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Google has discovered a close relationship between how many people search for flu-related topics online, and how many people actually have flu symptoms, by comparing their query data with data from the surveillance system managed by the U.S. Centers for Disease Control and Prevention (CDC). Of course, not every person who searches for "flu" is actually sick, but a pattern emerges when all the flu-related search queries from each state and region are added together.

It turns out that traditional flu surveillance systems take 1-2 weeks to collect and release surveillance data, but Google search queries can be automatically counted, and geographically located, very quickly. By releasing, and then visualizing [google.org] the aggregated search data to the public, the resulting influenza estimates may enable public health officials and health professionals to better respond to seasonal epidemics and pandemics.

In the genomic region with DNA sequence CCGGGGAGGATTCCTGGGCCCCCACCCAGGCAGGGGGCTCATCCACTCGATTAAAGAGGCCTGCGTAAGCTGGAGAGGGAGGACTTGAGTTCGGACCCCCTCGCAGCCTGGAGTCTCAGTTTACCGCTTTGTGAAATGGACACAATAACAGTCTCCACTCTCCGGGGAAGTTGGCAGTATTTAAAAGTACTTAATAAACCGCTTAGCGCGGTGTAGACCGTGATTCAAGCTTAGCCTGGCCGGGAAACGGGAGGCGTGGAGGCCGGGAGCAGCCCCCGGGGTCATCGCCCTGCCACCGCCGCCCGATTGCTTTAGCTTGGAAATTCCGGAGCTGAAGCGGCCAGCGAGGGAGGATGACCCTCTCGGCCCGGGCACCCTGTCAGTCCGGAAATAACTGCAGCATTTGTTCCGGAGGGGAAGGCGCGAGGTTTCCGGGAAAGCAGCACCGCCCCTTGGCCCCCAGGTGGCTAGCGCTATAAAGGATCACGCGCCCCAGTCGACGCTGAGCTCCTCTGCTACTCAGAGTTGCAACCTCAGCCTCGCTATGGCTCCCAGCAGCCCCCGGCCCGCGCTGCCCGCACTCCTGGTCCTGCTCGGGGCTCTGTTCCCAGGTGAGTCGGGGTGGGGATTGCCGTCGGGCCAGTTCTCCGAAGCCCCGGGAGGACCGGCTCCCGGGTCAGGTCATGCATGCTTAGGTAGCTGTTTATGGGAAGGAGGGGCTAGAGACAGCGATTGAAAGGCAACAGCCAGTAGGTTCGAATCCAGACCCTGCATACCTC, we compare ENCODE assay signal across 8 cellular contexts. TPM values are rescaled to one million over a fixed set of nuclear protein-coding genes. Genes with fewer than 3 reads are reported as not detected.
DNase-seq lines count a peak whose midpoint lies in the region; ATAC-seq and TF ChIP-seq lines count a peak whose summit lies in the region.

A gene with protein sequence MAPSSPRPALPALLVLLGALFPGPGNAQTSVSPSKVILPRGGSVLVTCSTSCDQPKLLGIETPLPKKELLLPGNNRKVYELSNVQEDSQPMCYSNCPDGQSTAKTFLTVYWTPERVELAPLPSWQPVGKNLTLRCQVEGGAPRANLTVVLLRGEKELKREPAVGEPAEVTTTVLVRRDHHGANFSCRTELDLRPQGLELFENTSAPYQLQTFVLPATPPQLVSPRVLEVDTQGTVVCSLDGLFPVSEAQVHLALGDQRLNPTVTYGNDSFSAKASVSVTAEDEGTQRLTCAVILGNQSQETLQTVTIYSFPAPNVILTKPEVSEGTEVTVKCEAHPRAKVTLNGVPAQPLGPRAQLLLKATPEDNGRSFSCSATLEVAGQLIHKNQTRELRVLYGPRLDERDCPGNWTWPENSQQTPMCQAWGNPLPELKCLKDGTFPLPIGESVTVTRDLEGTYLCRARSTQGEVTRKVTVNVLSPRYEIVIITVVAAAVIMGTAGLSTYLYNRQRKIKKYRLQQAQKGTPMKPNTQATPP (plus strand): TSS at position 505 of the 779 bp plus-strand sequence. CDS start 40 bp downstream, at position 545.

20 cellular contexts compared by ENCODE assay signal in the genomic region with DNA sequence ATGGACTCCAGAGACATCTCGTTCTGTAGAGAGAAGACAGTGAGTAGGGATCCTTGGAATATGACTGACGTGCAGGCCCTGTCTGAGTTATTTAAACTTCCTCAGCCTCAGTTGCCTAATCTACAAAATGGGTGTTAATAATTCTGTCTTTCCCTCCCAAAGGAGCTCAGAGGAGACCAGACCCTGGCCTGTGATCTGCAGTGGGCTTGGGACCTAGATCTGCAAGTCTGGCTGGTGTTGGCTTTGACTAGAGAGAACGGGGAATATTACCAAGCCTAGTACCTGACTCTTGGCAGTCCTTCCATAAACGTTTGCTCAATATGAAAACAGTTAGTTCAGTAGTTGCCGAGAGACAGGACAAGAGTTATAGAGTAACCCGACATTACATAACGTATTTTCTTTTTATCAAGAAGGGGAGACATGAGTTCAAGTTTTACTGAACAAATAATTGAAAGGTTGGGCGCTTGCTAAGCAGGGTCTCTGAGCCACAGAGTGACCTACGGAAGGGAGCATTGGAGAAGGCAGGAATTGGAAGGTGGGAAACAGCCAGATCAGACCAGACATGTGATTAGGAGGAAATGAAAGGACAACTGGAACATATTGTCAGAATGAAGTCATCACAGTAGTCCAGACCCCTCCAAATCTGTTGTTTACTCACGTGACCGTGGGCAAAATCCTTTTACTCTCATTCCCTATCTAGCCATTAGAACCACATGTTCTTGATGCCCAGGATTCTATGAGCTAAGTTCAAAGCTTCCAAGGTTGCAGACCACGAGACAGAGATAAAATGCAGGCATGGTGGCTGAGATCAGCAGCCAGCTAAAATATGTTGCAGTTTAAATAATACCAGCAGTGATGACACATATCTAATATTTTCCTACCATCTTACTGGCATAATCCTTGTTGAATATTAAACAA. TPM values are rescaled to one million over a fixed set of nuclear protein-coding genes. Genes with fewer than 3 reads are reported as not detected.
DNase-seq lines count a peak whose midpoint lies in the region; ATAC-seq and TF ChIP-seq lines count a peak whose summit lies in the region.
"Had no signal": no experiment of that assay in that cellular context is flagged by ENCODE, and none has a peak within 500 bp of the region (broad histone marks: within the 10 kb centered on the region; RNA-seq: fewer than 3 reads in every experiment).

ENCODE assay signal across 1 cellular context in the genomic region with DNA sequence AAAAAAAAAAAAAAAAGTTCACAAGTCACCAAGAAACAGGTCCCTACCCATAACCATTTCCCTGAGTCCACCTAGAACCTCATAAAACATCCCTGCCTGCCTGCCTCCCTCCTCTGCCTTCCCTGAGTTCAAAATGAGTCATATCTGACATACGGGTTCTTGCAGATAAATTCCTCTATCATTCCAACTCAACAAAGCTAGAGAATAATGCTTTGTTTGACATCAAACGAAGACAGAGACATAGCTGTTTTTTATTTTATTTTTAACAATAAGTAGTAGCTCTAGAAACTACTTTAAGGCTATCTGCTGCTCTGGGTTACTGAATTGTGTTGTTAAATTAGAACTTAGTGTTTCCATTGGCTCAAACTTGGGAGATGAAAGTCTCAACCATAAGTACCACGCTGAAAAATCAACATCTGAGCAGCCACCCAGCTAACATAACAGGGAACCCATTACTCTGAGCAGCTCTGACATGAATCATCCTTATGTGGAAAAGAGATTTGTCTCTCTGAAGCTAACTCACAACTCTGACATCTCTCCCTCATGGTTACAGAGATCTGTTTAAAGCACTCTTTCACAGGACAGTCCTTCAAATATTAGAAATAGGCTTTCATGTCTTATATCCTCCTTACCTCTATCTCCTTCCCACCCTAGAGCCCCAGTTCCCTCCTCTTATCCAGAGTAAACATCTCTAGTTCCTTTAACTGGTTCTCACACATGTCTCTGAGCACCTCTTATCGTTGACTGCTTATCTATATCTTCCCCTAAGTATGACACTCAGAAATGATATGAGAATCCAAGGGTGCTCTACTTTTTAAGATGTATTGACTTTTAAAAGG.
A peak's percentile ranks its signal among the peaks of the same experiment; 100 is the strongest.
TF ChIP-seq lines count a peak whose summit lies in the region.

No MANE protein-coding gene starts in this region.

See also Who is Sick - Sickness Map. Via kottke.org and Flowing Data.


Hmmm yeah trends are really interesting, you can get quite a lot of info of the web. Great post thanks!

Thu 13 Nov 2008 at 7:21 PM

See also a related NYTimes news article.

Thu 13 Nov 2008 at 10:14 PM

Doctors would find this data very handy

Thu 13 Nov 2008 at 10:50 PM

visualization and thinking are almost the same

Sun 16 Nov 2008 at 3:07 PM
andres raul lopez y rodriguez

That projected peak in December is interesting. Especially if you'd like to know something about causes of the flu, preventing and curing it... like me! Here's what I think:

Stay fit!

Thu 20 Nov 2008 at 1:54 AM
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